The temperature sensing element is a glass-coated thermistor bead, pressure-protected inside a stainless steel tube, while the conductivity sensing element is a cylindrical, flow-through, borosilicate glass cell with three internal platinum electrodes. Thermistor resistance or conductivity cell resistance, respectively, is the controlling element in an optimized Wien Bridge oscillator circuit, which produces a frequency output that can be converted to a temperature or conductivity reading. These sensors are available with depth ratings of 6800 m (aluminium housing) or 10500 m (titanium housing). The Paroscientific Digiquartz pressure sensor comprises a quartz crystal resonator that responds to pressure-induced stress, and temperature is measured for thermal compensation of the calculated pressure.
Optional sensors for dissolved oxygen, pH, light transmission, fluorescence and others do not require the very high levels of resolution needed in the primary CTD channels, nor do these sensors generally offer variable frequency outputs. Accordingly, signals from the auxiliary sensors are acquired using a conventional voltage-input multiplexed A/D converter (optional). Some Sea-Bird CTDs use a strain gauge pressure sensor (Senso-Metrics) in which case their pressure output data is in the same form as that from the auxiliary sensors as described above.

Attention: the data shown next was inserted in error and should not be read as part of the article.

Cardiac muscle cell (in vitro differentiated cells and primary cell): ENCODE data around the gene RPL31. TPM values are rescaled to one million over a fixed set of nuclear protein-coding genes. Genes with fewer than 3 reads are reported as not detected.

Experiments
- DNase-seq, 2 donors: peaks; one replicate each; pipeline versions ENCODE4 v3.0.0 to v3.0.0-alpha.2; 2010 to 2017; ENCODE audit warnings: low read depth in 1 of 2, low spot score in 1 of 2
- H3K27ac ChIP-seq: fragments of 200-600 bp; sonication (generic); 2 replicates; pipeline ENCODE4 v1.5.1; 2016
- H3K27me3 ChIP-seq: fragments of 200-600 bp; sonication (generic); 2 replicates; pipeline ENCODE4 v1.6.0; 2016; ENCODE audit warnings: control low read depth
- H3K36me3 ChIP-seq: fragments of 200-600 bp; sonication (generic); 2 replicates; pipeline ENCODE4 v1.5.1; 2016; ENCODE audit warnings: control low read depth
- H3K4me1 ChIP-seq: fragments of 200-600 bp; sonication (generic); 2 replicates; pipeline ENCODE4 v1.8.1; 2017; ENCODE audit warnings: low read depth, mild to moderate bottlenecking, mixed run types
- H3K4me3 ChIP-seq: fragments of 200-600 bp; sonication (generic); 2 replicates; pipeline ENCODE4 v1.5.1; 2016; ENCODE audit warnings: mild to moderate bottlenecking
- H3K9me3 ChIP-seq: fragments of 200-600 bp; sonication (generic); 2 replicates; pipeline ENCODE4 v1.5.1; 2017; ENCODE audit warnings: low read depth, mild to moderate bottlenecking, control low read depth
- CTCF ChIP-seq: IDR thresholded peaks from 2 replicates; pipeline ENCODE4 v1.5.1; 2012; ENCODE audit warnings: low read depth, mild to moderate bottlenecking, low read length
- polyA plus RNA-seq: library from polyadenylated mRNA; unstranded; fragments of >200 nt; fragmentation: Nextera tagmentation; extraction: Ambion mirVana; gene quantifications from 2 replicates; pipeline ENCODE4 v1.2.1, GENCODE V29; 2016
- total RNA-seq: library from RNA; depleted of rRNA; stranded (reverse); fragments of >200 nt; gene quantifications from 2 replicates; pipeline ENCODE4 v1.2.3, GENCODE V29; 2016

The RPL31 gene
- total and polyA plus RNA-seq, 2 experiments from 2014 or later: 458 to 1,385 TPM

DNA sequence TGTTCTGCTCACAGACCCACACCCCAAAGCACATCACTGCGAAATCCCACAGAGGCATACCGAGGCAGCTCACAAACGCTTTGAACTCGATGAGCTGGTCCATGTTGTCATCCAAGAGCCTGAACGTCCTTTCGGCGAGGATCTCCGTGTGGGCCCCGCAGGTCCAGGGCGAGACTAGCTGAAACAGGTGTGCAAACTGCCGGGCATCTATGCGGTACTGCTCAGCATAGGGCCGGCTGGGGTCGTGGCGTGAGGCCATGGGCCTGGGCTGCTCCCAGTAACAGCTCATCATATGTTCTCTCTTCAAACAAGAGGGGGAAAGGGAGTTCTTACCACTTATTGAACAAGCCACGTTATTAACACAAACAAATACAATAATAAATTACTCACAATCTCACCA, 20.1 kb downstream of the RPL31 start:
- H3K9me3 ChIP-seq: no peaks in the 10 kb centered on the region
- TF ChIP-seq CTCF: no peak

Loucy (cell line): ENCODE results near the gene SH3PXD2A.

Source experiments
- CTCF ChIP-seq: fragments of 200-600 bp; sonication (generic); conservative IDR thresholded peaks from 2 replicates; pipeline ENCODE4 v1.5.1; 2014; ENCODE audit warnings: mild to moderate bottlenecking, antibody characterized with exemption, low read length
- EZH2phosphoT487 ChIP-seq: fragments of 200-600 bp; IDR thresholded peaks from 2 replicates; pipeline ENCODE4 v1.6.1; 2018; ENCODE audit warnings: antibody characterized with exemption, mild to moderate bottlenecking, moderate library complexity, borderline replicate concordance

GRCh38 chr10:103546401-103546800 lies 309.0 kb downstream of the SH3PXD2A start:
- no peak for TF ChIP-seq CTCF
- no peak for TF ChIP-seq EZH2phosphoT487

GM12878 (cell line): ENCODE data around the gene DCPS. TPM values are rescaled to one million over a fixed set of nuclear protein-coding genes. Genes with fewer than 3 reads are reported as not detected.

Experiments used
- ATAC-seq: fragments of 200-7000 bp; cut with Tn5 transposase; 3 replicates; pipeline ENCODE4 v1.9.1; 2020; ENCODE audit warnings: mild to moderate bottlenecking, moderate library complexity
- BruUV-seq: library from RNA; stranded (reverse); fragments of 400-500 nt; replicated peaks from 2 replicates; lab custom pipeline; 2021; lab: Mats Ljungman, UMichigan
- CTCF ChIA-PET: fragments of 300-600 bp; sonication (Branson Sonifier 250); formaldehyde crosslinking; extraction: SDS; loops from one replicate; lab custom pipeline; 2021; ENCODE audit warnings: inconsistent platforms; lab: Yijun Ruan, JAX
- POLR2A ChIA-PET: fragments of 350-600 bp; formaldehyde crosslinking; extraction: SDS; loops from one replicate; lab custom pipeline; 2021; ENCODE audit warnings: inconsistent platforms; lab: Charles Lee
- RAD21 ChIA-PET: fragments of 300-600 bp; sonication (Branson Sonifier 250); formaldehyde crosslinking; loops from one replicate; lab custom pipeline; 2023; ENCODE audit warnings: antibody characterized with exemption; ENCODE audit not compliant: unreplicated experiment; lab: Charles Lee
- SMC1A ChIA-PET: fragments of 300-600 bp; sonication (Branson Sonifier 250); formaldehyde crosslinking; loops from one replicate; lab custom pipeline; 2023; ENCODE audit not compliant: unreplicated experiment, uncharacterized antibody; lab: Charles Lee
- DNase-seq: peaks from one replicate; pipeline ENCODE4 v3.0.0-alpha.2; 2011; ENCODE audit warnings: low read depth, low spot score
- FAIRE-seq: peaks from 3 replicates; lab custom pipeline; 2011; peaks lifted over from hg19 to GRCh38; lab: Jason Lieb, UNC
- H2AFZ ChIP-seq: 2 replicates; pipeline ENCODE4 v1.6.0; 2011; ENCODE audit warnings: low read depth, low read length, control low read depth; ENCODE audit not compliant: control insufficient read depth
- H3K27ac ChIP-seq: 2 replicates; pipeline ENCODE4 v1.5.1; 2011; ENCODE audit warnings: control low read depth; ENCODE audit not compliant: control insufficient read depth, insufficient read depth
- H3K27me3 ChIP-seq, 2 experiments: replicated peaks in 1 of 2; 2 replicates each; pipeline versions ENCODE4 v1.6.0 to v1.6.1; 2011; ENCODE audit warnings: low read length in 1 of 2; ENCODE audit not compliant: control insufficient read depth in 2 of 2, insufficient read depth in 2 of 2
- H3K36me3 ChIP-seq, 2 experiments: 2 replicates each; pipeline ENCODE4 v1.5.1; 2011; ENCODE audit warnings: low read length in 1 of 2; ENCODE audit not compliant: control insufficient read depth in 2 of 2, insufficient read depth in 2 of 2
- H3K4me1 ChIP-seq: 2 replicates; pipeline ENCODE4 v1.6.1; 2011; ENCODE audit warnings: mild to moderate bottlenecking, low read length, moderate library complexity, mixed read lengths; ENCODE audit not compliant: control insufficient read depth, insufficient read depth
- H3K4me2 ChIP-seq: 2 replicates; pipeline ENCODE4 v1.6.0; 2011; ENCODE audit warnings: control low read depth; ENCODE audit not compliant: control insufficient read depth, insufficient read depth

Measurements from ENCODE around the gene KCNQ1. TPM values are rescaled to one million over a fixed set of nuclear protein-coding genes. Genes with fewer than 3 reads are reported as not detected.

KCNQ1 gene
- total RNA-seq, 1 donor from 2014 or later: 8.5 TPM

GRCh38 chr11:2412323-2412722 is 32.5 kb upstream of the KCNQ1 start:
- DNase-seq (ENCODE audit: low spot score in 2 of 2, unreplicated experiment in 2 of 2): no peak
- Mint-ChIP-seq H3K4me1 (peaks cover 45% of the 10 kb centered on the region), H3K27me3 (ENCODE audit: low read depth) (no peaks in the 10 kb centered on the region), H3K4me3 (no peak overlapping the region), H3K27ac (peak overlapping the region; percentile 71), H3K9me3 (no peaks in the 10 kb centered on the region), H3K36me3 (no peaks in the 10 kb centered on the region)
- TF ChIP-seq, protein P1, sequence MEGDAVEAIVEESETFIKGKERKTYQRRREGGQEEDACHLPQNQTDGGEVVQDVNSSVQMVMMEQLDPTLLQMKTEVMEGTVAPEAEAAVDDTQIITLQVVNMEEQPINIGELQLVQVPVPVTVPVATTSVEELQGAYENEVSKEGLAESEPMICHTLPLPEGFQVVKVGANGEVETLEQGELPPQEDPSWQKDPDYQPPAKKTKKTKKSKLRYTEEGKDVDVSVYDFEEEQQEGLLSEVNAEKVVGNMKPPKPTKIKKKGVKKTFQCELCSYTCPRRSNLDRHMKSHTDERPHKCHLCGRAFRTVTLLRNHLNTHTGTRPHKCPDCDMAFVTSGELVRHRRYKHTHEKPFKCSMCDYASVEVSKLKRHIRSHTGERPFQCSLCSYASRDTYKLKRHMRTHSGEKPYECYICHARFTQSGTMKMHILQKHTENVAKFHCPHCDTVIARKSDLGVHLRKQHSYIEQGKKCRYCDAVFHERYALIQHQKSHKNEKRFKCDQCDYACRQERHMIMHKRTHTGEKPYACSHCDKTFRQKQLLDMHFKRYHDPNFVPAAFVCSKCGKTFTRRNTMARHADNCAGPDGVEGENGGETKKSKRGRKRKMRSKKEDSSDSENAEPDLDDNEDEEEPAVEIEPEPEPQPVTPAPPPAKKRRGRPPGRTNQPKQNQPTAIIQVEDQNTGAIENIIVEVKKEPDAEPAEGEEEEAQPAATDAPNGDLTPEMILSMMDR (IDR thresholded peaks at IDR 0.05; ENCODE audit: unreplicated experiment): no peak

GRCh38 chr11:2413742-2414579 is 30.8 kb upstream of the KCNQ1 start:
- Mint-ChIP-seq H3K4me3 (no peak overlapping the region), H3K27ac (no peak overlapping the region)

Deck unit or SEARAM
Each underwater unit is connected to a power supply and data logging system: the SBE 11 (or SBE 11 plus) deck unit allows real-time interfacing between the deck and the underwater unit via a conductive wire, while the submersible SBE 17 (or SBE 17 plus) SEARAM plugs directly into the underwater unit and data are downloaded on recovery of the CTD. The combination of SBE 9 and SBE 17 or SBE 11 are termed SBE 917 or SBE 911, respectively, while the combinations of SBE 9 plus and SBE 17 plus or SBE 11 plus are termed SBE 917 plus or SBE 911 plus.